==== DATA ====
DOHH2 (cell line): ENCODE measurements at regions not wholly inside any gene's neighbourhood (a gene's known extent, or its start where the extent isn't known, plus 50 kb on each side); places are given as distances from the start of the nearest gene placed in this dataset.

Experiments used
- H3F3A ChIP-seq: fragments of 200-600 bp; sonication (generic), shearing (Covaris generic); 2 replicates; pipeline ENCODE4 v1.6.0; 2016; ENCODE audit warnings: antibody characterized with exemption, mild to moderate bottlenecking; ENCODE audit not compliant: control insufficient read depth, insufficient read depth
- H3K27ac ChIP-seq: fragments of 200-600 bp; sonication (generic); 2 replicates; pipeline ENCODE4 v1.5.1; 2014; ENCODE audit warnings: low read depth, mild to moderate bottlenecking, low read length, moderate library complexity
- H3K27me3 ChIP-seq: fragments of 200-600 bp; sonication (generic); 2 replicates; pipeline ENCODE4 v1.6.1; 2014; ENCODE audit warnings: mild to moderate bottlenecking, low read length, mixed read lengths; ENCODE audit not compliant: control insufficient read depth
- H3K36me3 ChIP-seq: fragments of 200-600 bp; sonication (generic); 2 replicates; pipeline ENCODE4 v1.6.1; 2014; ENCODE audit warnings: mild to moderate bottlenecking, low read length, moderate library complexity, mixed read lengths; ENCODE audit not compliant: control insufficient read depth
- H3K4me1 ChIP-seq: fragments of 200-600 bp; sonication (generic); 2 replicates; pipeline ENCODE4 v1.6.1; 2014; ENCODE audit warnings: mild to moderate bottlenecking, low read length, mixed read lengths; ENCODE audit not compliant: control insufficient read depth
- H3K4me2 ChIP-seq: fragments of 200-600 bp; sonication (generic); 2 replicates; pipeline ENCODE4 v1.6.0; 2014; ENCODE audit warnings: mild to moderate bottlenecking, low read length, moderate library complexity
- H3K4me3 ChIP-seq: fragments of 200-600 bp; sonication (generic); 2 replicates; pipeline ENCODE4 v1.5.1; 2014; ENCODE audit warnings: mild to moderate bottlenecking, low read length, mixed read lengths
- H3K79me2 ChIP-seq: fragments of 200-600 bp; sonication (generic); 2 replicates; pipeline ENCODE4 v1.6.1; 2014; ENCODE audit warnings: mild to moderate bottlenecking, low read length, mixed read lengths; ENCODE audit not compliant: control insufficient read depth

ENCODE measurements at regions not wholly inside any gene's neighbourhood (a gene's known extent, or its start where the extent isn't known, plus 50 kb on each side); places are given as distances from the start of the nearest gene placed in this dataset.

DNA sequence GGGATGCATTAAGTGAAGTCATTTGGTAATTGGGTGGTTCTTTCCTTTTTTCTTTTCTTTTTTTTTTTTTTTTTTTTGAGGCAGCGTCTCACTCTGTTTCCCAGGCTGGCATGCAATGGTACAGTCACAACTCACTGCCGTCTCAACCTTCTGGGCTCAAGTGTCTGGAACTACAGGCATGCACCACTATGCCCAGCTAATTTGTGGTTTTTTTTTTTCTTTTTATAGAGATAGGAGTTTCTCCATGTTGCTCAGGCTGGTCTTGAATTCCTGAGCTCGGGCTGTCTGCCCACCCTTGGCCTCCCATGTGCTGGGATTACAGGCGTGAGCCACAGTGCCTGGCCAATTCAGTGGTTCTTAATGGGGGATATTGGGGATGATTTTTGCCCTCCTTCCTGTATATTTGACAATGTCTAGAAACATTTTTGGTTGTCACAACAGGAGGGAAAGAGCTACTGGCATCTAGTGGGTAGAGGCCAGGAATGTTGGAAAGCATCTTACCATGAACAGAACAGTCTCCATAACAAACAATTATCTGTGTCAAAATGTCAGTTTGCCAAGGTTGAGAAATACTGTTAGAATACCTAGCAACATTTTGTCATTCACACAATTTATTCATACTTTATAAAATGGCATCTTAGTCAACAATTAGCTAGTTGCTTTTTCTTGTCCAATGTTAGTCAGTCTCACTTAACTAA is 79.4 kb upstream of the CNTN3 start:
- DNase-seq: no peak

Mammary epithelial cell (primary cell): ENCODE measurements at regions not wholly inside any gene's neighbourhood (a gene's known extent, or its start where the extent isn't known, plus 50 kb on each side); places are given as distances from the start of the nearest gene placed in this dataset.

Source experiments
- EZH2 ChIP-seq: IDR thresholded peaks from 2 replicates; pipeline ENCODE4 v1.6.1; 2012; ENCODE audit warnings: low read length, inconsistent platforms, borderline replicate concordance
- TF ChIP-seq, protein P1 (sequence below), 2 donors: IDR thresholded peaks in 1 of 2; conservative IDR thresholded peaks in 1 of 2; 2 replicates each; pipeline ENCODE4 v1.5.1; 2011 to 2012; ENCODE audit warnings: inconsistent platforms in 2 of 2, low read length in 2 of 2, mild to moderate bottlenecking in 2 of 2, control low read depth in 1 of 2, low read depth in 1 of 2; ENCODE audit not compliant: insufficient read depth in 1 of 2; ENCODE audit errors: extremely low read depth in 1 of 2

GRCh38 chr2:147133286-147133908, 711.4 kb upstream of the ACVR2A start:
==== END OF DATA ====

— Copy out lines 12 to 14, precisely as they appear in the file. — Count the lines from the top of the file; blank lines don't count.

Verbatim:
DNA sequence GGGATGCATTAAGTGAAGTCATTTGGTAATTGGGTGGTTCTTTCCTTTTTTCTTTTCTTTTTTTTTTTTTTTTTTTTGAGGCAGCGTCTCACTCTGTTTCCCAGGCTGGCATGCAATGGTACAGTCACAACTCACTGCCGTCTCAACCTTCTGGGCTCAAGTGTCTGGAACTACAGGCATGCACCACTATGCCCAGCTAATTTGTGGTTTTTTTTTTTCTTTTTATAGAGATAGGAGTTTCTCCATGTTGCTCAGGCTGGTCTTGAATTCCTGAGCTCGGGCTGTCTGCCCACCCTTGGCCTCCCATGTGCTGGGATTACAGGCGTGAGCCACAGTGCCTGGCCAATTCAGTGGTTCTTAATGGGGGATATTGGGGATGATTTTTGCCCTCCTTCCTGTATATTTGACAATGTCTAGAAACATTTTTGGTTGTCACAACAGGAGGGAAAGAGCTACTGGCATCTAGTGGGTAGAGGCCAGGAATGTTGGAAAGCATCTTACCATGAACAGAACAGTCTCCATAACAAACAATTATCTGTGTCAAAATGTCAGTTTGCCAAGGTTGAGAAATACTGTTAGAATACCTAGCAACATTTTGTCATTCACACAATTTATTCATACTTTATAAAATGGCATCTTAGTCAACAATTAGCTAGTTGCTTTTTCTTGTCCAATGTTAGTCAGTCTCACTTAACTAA is 79.4 kb upstream of the CNTN3 start:
- DNase-seq: no peak

Mammary epithelial cell (primary cell): ENCODE measurements at regions not wholly inside any gene's neighbourhood (a gene's known extent, or its start where the extent isn't known, plus 50 kb on each side); places are given as distances from the start of the nearest gene placed in this dataset.